'I don't need proof,' Skandar snapped. 'Who else but a dragon-rider could have killed one of our warriors?

Skraed muttered something to himself, but he said nothing and walked on through the grove of birches that marked the edge of the settlement with Skandar following at his heels.

Beyond the trees were the little stone huts that everyone in the settlement lived in – even King Graethen himself. There were plenty of people about, some of them at work on some chore or other, but most of them lounging around the black compound fire, relaxing after a long day.

Skandar loped past them after his father, noting the fact that nearly all the adults in sight had weapons to hand. They had noticed the signs, even if his father preferred to ignore them.

Skraed pulled aside the deer-skin that covered the entrance to his home, and went inside.

Beyond it, his wife Arthryn looked up from her sewing. 'Ah, there you are.'

Skraed hustled the complaining Skandar through the door. 'I found this one hiding up a tree like a squirrel. Perhaps we should not have named him for the hawk after all.'

Arthryn looked at her son. 'Why were you there, Skandar?'

Skandar rubbed his shoulder. 'I was looking at the stars, Mother. I just like to do that, see?'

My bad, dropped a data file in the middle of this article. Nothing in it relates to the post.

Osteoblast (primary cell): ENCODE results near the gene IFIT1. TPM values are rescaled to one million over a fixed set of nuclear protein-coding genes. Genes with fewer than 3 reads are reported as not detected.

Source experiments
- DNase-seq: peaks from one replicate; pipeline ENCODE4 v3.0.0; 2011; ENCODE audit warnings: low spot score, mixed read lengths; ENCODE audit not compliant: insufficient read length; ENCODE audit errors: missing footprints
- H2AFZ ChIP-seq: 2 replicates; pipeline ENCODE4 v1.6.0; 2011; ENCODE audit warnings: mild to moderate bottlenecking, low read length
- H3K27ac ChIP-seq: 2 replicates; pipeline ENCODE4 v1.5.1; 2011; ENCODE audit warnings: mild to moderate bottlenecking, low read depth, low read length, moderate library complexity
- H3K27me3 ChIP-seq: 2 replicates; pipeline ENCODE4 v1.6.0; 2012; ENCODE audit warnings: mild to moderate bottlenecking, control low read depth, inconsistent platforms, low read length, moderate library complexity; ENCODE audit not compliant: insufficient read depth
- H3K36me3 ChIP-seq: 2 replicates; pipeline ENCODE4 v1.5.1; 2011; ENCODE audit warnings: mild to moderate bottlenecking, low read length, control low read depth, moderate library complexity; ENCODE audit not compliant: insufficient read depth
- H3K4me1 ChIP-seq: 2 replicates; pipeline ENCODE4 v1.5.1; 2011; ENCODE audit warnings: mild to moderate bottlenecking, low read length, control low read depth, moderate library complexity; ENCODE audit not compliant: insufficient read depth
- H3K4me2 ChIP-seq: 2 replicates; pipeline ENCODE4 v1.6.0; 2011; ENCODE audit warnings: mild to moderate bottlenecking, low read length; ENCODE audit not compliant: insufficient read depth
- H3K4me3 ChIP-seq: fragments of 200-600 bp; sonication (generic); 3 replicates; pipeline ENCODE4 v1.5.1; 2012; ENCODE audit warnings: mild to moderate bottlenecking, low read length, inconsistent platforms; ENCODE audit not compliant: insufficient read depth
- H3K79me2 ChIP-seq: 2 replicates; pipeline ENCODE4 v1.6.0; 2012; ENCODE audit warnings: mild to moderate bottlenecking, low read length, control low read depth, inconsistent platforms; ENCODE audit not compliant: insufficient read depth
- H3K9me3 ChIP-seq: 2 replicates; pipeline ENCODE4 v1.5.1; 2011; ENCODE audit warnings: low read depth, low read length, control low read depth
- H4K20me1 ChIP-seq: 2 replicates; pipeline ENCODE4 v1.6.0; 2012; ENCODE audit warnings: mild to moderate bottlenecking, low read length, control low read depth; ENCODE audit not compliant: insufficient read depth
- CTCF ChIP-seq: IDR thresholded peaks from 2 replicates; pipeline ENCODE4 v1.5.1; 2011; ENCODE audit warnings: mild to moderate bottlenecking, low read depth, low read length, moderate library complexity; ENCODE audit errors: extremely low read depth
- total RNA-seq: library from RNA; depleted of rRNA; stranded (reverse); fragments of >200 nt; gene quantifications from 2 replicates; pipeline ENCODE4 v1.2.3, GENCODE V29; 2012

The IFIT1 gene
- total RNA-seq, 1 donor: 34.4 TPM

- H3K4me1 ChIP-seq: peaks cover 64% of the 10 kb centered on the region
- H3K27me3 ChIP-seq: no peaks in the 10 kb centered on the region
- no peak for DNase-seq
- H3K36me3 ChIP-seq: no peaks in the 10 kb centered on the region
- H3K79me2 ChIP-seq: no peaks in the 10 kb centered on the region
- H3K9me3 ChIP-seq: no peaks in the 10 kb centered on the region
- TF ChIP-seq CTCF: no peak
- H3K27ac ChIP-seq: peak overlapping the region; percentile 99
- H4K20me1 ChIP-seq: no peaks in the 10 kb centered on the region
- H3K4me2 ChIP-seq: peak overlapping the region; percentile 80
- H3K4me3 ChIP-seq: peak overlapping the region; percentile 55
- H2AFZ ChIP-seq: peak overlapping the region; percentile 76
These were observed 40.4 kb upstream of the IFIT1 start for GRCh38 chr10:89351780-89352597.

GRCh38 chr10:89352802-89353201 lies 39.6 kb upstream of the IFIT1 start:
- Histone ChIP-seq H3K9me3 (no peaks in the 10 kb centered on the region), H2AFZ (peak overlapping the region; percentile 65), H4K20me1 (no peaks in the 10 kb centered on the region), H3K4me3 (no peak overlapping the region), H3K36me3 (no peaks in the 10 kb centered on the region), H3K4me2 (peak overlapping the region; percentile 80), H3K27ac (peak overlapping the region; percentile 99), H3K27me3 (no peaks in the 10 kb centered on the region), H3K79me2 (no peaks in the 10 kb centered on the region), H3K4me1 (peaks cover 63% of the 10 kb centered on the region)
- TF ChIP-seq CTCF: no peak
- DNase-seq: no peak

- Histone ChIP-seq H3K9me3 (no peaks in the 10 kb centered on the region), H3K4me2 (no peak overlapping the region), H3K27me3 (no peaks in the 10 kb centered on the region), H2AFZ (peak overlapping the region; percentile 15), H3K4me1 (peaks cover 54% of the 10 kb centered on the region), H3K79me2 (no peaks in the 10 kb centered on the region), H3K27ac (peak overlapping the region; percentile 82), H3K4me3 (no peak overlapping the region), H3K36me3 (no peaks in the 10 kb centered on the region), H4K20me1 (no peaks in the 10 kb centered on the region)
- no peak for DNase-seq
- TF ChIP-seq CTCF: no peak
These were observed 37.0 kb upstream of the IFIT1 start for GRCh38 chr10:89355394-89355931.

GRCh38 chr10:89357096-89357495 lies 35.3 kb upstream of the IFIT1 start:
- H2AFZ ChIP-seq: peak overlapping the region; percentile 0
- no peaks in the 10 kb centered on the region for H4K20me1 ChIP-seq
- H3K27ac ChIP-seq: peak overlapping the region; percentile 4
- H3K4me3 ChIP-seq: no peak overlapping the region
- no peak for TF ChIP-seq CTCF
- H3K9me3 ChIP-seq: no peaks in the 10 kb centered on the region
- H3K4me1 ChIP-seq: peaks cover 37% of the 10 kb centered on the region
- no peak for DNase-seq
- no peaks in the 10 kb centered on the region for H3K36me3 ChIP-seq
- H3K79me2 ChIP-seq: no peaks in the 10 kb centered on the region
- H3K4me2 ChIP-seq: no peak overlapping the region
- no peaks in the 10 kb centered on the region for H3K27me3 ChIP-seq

'Yes, I see. Well, get ye to bed, Skandar.'

Skandar moved toward his sleeping pallet, but reluctantly. 'Why? The moon is barely in the sky.'

Arthryn laid her needle down. 'The King has called us together to discuss important things. You and the other children must stay away.'

Skandar stared at her. 'What things? Why must we stay away?'

'Not things you should worry about,' his mother told him, with a finality in her voice that told him he wasn't going to get anything more from her.

Skandar thought quickly. 'Well go then,' he said. 'I can guard the hut.'

Skraed chuckled. 'I have no doubt. Sleep now, son. We will be back soon enough.'

He left the hut, and Arthryn followed in silence.